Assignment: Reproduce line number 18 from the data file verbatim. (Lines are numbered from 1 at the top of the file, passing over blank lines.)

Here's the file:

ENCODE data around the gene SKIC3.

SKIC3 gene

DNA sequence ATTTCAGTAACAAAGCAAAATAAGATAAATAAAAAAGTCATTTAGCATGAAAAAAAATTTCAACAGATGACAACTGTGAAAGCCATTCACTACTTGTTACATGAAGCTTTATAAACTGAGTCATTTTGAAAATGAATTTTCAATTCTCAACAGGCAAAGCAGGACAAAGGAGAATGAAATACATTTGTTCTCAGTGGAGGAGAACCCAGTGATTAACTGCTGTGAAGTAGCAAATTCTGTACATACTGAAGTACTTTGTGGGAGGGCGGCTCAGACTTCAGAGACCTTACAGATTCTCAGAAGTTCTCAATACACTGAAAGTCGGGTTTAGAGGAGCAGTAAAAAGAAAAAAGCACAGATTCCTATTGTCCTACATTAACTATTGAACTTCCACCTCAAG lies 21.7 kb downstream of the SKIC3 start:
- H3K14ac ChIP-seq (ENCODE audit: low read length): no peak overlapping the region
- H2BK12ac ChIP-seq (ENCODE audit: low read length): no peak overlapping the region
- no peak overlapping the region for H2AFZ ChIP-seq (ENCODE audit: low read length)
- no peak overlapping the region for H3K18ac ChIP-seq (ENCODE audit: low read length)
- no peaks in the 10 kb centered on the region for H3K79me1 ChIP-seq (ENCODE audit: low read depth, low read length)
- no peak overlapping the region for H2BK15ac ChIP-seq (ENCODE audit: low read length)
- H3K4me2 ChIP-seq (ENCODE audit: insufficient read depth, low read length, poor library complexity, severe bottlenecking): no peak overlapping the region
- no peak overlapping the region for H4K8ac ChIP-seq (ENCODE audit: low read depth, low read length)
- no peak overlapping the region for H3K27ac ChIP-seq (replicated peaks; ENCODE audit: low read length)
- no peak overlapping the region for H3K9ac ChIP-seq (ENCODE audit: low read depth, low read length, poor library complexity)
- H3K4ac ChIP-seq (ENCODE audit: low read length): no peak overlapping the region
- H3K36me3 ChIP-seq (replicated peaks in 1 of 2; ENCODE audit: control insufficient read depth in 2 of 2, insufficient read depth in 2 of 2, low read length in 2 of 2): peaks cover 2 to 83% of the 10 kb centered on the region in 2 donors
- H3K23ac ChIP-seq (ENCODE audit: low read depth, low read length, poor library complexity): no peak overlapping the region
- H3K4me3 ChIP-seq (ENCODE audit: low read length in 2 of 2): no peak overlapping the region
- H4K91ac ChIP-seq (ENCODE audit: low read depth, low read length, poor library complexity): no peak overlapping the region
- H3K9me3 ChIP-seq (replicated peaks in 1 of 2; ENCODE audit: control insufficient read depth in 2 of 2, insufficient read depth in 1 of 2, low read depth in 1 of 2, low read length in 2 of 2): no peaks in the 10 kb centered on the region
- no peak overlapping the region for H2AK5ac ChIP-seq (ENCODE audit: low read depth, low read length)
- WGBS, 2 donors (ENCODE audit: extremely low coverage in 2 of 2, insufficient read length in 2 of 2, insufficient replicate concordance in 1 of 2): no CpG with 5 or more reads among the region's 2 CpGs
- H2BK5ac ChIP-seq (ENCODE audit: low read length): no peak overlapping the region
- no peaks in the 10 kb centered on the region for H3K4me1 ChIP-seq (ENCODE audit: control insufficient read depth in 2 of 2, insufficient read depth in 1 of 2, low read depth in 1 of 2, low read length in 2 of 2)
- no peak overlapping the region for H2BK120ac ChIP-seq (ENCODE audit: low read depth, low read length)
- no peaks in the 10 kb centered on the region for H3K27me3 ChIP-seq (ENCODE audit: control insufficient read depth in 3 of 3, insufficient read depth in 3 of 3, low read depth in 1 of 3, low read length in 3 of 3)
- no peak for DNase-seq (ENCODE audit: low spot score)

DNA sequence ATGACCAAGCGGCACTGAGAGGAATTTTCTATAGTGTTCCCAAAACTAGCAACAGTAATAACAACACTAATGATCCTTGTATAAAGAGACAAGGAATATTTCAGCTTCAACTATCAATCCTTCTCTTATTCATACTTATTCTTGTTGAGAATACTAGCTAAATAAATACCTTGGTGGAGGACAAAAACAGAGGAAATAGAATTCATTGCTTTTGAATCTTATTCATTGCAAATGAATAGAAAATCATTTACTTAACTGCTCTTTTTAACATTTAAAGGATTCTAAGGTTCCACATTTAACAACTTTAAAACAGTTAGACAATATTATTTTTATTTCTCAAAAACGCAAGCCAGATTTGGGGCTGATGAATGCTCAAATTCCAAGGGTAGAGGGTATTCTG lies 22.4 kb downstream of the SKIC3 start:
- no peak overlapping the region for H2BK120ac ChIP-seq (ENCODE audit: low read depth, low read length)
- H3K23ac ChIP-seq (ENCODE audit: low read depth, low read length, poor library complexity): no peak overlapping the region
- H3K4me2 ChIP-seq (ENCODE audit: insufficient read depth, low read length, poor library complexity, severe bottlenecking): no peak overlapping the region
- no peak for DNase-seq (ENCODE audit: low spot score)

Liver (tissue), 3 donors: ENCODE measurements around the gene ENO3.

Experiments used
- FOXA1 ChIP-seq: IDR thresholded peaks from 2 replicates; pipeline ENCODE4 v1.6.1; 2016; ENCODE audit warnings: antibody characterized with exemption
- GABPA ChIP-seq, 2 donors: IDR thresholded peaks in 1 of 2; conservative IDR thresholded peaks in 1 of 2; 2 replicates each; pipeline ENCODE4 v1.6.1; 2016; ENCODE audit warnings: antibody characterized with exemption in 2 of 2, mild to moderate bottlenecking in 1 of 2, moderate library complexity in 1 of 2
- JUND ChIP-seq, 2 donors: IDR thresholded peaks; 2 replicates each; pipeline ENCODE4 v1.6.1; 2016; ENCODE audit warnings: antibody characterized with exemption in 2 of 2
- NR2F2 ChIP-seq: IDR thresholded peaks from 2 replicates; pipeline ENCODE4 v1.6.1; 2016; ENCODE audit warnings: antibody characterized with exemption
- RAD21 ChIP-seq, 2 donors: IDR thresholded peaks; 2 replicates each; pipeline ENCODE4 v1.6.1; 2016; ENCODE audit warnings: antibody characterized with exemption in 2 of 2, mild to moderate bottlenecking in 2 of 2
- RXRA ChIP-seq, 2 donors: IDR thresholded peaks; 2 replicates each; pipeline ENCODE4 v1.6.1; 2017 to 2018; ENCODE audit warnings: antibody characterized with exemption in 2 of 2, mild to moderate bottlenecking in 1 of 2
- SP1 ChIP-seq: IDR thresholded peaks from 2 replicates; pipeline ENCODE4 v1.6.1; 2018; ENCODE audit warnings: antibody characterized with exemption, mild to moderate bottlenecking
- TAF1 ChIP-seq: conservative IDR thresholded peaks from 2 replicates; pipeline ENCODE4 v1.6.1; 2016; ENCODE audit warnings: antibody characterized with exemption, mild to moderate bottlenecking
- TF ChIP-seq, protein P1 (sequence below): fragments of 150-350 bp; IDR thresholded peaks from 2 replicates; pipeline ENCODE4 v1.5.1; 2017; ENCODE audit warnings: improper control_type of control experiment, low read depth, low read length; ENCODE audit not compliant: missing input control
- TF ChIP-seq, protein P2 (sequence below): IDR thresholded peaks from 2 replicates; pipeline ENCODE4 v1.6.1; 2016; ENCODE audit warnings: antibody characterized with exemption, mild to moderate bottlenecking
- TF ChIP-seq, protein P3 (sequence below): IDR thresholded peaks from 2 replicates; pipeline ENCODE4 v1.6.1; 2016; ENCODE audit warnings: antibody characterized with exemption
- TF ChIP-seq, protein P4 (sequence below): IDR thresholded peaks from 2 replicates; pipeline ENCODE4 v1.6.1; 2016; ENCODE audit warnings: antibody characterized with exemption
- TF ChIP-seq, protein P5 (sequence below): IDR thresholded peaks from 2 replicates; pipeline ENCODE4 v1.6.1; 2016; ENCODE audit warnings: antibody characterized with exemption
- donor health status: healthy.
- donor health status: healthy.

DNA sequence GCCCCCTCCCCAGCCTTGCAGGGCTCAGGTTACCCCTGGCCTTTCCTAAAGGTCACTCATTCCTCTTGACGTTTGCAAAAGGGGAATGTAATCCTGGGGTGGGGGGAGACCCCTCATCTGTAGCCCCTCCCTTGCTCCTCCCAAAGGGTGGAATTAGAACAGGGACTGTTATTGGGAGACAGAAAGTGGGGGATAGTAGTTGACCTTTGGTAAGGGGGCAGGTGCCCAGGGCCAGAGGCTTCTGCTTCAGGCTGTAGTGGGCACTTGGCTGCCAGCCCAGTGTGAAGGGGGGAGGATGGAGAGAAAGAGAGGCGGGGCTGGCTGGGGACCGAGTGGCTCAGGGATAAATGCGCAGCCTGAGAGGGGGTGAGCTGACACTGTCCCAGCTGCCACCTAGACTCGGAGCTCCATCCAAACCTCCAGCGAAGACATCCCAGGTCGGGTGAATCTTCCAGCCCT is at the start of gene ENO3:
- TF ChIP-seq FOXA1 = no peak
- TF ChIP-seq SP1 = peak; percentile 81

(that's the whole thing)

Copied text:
- H4K91ac ChIP-seq (ENCODE audit: low read depth, low read length, poor library complexity): no peak overlapping the region